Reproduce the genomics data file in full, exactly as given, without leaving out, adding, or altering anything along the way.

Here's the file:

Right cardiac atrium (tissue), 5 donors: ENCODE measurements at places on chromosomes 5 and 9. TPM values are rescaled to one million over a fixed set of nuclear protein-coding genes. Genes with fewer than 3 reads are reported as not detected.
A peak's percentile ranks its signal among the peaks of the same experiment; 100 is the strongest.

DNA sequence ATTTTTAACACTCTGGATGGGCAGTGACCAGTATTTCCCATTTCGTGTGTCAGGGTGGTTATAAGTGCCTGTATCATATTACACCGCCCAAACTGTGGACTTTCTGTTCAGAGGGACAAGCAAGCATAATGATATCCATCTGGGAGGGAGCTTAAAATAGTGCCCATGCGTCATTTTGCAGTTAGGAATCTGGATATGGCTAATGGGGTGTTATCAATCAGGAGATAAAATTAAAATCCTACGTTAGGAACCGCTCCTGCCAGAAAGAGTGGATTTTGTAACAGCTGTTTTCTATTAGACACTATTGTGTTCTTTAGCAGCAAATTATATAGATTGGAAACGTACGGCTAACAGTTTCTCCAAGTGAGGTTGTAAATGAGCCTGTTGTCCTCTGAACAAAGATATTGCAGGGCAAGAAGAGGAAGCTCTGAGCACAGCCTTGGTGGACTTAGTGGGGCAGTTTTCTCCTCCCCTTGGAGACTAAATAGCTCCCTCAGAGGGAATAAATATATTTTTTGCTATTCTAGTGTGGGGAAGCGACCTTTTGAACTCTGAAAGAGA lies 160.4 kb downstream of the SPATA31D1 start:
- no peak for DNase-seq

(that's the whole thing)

Right cardiac atrium (tissue), 5 donors: ENCODE measurements at places on chromosomes 5 and 9. TPM values are rescaled to one million over a fixed set of nuclear protein-coding genes. Genes with fewer than 3 reads are reported as not detected.
A peak's percentile ranks its signal among the peaks of the same experiment; 100 is the strongest.

DNA sequence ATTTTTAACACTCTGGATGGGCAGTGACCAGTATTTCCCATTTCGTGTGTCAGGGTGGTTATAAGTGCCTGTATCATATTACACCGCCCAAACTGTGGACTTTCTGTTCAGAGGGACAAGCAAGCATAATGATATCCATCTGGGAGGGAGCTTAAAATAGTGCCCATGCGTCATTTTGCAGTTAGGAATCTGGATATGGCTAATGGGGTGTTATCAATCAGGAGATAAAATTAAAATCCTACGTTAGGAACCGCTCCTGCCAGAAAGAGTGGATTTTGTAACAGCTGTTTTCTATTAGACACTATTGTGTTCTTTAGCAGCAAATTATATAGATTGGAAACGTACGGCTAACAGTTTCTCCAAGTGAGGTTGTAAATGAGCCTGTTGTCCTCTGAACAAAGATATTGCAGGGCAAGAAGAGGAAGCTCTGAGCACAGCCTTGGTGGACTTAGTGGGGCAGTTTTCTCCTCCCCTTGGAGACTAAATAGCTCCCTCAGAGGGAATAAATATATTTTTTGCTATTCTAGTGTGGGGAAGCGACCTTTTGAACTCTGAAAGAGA lies 160.4 kb downstream of the SPATA31D1 start:
- no peak for DNase-seq